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Third Avenue dumps CEO, locks him out of building

Junk bond fund rattled markets Friday

The risk aversion in markets Friday was kicked off when Third Avenue Management announced it was suspending redemptions from a junk bond fund as it liquidated.

CEO David Barse had led the firm since 1991 and was the public face of the announcement. Evidently the board wasn't impressed. The WSJ reports that a security guard at the firm's New York headquarters said Sunday that Mr. Barse had been let go and isn't allowed back in the building.

One ticker you will see frequently in the next year is the S&P US high yield corporate bond index total return.

What's also troubling is the way Third Avenue halted redemptions.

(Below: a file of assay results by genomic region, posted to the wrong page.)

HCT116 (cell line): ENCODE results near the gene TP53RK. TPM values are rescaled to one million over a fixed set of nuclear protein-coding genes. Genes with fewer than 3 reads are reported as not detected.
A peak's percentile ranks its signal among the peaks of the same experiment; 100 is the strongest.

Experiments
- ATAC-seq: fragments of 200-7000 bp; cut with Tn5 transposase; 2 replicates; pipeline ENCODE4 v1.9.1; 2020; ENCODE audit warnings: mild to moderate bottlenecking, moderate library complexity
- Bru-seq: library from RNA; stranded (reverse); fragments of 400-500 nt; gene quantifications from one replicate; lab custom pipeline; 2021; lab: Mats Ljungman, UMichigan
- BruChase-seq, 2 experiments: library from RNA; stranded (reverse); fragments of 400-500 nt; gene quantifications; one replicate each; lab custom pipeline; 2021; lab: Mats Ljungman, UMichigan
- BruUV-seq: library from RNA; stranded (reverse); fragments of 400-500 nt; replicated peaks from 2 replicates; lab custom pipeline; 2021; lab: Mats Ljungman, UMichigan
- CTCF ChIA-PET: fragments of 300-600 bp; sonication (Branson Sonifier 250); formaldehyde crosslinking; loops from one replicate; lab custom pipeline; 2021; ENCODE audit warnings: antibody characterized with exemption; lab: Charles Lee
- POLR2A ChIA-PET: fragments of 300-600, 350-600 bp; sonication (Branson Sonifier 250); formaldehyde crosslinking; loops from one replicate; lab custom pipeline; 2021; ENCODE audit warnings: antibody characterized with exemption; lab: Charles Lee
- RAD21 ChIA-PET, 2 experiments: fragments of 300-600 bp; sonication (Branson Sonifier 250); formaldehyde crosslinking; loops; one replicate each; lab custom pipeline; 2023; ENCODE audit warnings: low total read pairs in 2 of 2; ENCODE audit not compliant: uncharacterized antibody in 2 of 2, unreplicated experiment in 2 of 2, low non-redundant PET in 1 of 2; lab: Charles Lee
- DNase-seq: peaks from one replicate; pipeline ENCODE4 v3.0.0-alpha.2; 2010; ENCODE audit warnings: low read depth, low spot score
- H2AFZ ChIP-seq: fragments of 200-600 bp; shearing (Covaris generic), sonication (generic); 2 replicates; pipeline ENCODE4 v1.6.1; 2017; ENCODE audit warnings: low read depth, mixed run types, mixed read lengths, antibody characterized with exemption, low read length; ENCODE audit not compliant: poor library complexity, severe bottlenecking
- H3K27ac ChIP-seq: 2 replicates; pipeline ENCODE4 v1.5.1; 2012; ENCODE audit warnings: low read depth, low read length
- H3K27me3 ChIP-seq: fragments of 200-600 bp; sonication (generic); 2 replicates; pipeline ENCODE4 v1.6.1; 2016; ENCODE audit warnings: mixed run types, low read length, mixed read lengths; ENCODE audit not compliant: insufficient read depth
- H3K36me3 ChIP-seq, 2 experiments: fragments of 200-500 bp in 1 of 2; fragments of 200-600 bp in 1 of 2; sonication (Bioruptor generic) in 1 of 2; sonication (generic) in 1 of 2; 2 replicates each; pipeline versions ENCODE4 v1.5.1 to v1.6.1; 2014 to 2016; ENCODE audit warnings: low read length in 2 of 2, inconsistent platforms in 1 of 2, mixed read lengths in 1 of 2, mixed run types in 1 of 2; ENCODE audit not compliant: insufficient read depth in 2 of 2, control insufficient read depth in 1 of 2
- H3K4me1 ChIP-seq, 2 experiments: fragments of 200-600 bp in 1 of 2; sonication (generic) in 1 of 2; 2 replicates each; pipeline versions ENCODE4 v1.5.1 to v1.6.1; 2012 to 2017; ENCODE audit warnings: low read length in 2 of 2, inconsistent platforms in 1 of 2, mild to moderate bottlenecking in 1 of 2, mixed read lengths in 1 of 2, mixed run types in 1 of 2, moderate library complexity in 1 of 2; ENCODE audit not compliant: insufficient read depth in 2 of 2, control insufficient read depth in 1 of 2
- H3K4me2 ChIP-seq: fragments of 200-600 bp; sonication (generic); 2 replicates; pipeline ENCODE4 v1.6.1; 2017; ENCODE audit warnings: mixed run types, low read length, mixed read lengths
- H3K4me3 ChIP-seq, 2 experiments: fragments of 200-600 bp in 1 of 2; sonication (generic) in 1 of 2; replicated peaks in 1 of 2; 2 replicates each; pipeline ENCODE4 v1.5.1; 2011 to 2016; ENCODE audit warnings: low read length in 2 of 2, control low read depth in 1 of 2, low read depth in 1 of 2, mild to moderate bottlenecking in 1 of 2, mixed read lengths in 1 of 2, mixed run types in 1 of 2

Via WSJ:

Third Avenue used an unusual legal strategy to effectively halt redemptions without obtaining an order of authorization from the U.S. Securities and Exchange Commission, a person familiar with the matter said. The firm paid out all redemption requests through Dec. 8, the night before it closed the fund, then transferred all of its investments to a liquidating trust, which issued interests to be distributed to shareholders in the now-defunct fund.Third Avenue argued that the distribution of the shares in the trust would count as a full redemption, meaning the fund wouldn't legally have halted distributions, the person familiar with the matter said. Shareholders in the trust will have no redemption rights and will be repaid as-and-when Third Avenue decides to sell assets in the trust.The firm presented the strategy to the SEC hours before announcing it publicly and didn't obtain the regulator's approval, the person said.

The views and opinions expressed herein are the views and opinions of the author and do not necessarily reflect those of Nasdaq, Inc.


The views and opinions expressed herein are the views and opinions of the author and do not necessarily reflect those of Nasdaq, Inc.

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